US Court of Appeals in NYC reverses conviction of pharmaceutical sales representative who promoted off-label drug use (Monday, December 3, 2012).
The Second Circuit Court voted 2 to 1 to overturn conviction, citing the Freedom of Speech Clause of the First Amendment.
The FDA approves drugs for indications specified in a product’s label. And while doctors can prescribe a drug for any therapeutic purpose they see fit, pharmaceutical companies are allowed to promote a drug only for its FDA-approved uses.
Traditionally, pharmaceutical companies put in place robust clinical programs investigating the ongoing benefit of their products within the approved indication, as well as exploring other potential areas where products may prove useful. Demonstrated clinical benefit in indications outside a product’s approved labeling often results from such programs, with corresponding data presented in peer-reviewed publications. Despite the demonstrated benefit and availability of data in the public domain, findings that are off-label have historically been considered strictly off limits for promotional use.
United States v. Caronia
Pharmaceutical sales representative Alfred Caronia was convicted in 2008 for improper (i.e. off-label) promotion of Xyrem® (sodium oxybate) oral solution, indicated for the treatment of narcolepsy. He allegedly spoke about the use of Xyrem in unapproved areas, including fibromyalgia and insomnia.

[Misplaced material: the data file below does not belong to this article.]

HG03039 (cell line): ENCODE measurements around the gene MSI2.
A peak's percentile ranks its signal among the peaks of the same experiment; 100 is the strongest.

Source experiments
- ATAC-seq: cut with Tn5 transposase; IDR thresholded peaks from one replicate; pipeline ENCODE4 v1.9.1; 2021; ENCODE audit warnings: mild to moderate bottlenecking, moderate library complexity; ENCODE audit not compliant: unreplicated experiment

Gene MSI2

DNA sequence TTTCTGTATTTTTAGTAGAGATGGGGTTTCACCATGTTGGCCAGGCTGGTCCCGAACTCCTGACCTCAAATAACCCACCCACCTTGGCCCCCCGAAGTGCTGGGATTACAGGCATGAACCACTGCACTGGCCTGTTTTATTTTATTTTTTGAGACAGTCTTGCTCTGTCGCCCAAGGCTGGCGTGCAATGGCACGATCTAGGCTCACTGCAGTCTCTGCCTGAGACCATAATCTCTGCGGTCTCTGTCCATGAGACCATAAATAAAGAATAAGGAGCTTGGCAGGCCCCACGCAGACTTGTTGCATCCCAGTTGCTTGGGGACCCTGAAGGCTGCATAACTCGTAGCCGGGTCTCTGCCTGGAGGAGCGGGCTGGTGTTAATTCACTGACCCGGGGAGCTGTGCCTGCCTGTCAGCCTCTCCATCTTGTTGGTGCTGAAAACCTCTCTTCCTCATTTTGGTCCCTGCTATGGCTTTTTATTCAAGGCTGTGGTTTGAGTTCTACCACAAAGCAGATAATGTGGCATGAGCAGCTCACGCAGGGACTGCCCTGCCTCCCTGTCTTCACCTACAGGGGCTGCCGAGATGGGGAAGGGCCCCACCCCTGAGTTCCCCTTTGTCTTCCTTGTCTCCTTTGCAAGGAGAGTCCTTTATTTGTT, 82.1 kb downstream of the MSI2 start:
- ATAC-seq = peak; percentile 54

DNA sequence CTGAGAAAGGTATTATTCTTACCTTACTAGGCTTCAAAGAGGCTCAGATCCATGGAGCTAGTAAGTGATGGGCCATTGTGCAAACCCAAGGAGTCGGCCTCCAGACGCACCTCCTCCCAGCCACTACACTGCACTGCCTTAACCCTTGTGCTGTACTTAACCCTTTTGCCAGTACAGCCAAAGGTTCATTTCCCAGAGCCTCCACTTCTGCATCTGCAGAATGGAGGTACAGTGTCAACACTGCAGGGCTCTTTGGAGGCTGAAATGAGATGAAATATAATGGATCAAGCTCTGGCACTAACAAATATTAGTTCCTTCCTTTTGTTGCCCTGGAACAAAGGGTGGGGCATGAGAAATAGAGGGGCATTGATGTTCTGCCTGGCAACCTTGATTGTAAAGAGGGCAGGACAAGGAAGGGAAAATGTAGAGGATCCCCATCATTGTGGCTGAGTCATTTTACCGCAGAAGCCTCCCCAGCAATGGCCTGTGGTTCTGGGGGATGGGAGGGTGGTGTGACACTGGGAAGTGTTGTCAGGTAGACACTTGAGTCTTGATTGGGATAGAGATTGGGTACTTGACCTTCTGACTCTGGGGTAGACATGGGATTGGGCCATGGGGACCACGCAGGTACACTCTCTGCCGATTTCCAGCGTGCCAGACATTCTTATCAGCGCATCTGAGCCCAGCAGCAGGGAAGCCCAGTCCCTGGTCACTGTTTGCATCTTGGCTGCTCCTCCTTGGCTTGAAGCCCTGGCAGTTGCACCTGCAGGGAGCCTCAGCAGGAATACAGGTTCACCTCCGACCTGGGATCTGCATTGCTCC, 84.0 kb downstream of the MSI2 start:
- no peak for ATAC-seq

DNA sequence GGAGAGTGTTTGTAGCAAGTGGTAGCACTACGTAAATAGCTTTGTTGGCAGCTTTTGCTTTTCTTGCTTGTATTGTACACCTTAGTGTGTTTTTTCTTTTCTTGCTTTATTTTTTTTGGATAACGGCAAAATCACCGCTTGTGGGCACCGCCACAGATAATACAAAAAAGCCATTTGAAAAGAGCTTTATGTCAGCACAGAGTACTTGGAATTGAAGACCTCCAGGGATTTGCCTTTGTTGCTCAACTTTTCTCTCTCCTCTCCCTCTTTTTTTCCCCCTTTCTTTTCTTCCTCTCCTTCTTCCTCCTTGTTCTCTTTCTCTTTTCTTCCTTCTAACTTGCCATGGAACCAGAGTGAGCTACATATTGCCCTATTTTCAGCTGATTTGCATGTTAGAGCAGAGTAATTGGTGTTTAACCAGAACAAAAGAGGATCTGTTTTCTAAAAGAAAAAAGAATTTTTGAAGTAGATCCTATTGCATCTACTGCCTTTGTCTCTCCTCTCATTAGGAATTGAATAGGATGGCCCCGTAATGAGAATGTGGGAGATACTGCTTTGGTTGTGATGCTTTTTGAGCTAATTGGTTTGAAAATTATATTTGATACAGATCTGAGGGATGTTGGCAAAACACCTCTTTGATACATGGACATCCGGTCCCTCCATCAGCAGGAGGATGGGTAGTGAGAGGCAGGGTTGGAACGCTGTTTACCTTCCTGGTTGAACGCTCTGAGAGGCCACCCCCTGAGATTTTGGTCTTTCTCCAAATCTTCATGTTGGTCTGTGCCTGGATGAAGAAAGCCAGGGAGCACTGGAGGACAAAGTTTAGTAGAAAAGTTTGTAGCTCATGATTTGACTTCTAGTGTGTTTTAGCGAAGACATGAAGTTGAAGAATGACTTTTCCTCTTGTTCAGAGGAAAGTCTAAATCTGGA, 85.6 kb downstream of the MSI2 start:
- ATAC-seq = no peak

Caronia’s conviction was overturned December 3, 2012 on First Amendment grounds of freedom of speech. The US Court of Appeals for the Second Circuit in Manhattan decreed that the government prosecuted Caronia for his words. The Supreme Court has previously held (Sorrell v. IMS Health, Inc., 2011) that “Speech in aid of pharmaceutical marketing … is a form of expression protected by the Free Speech Claus of the First Amendment.”
Of note, the three Circuit Judges in Caronia’s appeal were divided 2 to 1. Lone dissenting judge, Judge Debra Ann Livingston, commented, “… the majority calls into question the very foundations of our century-old system of drug regulation.” She argued that if drug companies “were allowed to promote FDA-approved drugs for non-approved uses, they would have little incentive to seek FDA approval for those uses.”
FDA may need to broaden its view of proven product benefit
The US Supreme Court may be asked to rule on the constitutionality of FDA regulation of pharmaceutical promotion. However, the Caronia case suggests that pharmaceutical representatives may, in the near future, be allowed to speak about results from clinical studies in off-label indications—which could change everything we have known about what is and is not allowable in pharma. If this judgment holds, it will necessitate the FDA taking a broader view of clinical trial findings that differ from or amend data presented in approved product labeling. Whether they will or will not remains to be seen.
How do you think this ruling will impact the future of sales representative communications? Please share your comments.